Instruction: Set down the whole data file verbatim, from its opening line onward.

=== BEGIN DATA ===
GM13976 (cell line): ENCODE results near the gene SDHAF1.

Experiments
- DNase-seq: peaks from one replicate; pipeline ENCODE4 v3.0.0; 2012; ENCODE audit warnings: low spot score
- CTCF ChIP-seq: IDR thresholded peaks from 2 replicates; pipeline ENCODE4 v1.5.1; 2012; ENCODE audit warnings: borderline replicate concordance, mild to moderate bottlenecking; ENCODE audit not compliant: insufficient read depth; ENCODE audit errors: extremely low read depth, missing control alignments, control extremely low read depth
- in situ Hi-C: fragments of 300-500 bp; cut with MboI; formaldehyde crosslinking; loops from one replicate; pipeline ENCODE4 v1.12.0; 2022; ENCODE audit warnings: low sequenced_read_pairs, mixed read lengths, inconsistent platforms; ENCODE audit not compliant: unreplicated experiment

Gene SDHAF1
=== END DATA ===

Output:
GM13976 (cell line): ENCODE results near the gene SDHAF1.

Experiments
- DNase-seq: peaks from one replicate; pipeline ENCODE4 v3.0.0; 2012; ENCODE audit warnings: low spot score
- CTCF ChIP-seq: IDR thresholded peaks from 2 replicates; pipeline ENCODE4 v1.5.1; 2012; ENCODE audit warnings: borderline replicate concordance, mild to moderate bottlenecking; ENCODE audit not compliant: insufficient read depth; ENCODE audit errors: extremely low read depth, missing control alignments, control extremely low read depth
- in situ Hi-C: fragments of 300-500 bp; cut with MboI; formaldehyde crosslinking; loops from one replicate; pipeline ENCODE4 v1.12.0; 2022; ENCODE audit warnings: low sequenced_read_pairs, mixed read lengths, inconsistent platforms; ENCODE audit not compliant: unreplicated experiment

Gene SDHAF1